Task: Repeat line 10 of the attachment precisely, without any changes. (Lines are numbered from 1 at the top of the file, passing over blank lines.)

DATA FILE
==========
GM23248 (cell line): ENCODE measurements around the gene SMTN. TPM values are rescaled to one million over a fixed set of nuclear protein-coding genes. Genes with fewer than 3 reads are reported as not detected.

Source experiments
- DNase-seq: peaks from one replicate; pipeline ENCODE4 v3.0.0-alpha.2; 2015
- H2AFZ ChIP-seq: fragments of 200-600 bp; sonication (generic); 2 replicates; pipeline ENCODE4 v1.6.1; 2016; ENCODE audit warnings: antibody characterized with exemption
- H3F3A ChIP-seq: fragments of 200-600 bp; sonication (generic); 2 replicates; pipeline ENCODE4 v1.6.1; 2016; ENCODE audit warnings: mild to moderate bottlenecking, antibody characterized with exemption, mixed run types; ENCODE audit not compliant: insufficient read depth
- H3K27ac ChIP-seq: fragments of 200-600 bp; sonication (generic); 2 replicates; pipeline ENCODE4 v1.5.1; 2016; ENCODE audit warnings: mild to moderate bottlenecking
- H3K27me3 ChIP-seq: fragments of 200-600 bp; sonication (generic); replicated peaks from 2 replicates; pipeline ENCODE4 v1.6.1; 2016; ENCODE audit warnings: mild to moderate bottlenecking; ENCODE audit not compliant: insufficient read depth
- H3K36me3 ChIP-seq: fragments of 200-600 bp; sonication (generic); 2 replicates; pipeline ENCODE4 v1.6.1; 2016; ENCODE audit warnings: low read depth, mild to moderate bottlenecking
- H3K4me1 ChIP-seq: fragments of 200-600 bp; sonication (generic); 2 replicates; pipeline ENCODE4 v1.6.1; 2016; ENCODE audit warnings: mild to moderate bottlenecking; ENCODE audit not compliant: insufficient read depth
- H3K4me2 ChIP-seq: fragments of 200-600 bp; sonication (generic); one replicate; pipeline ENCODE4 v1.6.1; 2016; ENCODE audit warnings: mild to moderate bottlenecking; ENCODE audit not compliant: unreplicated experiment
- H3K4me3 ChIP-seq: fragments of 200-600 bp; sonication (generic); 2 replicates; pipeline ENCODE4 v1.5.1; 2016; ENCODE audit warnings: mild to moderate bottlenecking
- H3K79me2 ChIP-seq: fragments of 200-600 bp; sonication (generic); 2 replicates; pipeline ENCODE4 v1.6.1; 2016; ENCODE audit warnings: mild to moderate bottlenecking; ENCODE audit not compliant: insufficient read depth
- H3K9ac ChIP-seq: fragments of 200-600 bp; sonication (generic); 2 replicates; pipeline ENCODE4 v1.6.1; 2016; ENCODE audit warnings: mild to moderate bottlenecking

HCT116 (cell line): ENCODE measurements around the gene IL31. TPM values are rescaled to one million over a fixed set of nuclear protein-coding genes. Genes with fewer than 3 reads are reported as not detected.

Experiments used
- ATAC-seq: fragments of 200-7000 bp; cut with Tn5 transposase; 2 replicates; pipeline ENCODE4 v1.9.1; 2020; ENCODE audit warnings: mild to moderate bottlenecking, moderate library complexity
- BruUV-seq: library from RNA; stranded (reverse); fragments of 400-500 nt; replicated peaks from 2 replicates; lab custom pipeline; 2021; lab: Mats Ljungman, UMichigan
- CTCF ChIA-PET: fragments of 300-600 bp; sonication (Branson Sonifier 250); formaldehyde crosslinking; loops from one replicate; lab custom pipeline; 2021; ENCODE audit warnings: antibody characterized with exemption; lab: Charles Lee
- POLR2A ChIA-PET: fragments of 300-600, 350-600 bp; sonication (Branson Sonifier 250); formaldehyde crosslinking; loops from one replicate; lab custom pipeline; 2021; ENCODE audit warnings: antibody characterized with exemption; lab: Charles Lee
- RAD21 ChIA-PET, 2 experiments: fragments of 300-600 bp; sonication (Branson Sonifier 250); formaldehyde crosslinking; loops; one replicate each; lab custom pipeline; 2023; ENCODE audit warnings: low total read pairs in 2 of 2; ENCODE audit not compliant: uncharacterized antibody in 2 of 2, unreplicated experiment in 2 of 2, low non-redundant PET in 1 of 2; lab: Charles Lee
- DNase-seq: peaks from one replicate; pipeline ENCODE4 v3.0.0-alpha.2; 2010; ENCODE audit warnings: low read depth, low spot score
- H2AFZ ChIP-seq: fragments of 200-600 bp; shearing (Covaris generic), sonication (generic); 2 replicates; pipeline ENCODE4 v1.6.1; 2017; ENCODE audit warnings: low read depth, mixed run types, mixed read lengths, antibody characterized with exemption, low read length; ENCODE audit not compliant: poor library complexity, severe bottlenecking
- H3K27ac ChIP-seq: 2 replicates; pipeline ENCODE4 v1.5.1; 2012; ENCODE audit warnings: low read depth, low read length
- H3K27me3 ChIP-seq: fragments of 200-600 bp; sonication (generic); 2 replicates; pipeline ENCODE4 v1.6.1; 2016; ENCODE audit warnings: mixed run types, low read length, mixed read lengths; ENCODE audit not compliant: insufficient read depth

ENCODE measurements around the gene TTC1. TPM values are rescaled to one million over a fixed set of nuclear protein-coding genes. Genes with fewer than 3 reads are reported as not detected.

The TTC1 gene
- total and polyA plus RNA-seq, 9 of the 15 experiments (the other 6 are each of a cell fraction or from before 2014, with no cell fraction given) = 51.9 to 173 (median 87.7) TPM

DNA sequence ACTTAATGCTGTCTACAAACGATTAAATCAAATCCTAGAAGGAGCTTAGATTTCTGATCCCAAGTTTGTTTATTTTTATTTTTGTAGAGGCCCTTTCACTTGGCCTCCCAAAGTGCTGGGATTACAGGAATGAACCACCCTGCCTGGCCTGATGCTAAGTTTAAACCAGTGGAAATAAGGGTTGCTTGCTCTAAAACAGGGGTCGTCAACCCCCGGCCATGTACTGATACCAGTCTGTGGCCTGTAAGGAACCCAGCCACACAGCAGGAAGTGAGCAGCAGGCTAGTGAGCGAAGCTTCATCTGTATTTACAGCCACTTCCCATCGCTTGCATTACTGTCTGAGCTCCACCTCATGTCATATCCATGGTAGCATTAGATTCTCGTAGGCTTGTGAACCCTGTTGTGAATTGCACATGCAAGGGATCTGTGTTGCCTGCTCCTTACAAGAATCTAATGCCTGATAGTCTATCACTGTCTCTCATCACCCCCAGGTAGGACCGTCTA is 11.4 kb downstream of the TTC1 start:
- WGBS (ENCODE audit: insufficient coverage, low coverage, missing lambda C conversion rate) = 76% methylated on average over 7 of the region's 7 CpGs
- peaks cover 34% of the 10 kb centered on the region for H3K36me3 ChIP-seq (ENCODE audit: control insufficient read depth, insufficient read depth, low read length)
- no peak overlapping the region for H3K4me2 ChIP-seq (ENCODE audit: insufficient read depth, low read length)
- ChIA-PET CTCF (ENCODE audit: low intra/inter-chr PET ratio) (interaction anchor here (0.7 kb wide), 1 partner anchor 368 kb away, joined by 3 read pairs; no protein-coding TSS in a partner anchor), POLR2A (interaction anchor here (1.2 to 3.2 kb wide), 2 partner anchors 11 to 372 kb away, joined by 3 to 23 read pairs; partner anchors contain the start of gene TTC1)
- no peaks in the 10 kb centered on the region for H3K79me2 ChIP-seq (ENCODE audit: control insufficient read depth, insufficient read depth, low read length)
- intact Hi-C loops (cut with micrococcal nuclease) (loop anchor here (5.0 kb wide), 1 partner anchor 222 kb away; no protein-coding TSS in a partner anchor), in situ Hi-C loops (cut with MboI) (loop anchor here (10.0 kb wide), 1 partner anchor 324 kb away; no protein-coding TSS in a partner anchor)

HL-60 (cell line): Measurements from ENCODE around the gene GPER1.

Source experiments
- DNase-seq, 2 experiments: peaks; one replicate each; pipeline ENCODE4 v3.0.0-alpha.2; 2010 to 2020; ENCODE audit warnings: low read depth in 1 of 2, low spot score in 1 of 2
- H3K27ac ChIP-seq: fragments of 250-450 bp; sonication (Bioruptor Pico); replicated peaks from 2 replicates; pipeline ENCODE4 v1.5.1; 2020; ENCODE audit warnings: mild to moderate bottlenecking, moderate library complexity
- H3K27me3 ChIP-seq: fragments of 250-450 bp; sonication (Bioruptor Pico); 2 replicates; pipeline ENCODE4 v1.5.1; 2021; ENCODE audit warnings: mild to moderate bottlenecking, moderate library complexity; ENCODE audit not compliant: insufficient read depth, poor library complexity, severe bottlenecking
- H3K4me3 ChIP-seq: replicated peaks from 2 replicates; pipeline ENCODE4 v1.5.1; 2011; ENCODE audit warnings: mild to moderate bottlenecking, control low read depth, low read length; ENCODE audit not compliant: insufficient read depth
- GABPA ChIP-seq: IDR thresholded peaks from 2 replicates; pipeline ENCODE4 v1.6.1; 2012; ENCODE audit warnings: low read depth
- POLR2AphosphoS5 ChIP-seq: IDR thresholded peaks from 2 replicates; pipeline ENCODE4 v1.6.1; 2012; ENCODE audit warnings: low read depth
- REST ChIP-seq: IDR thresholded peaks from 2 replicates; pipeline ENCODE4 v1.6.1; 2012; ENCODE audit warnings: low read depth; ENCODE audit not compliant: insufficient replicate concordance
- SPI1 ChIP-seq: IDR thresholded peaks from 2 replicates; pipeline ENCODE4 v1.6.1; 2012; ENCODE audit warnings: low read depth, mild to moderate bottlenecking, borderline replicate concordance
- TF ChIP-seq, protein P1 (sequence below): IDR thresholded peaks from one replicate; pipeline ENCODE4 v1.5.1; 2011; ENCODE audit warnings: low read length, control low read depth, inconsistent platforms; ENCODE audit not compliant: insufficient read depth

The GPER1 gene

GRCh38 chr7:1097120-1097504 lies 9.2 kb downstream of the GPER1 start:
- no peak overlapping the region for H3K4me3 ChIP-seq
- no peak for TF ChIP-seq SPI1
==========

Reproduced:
- H3K4me2 ChIP-seq: fragments of 200-600 bp; sonication (generic); one replicate; pipeline ENCODE4 v1.6.1; 2016; ENCODE audit warnings: mild to moderate bottlenecking; ENCODE audit not compliant: unreplicated experiment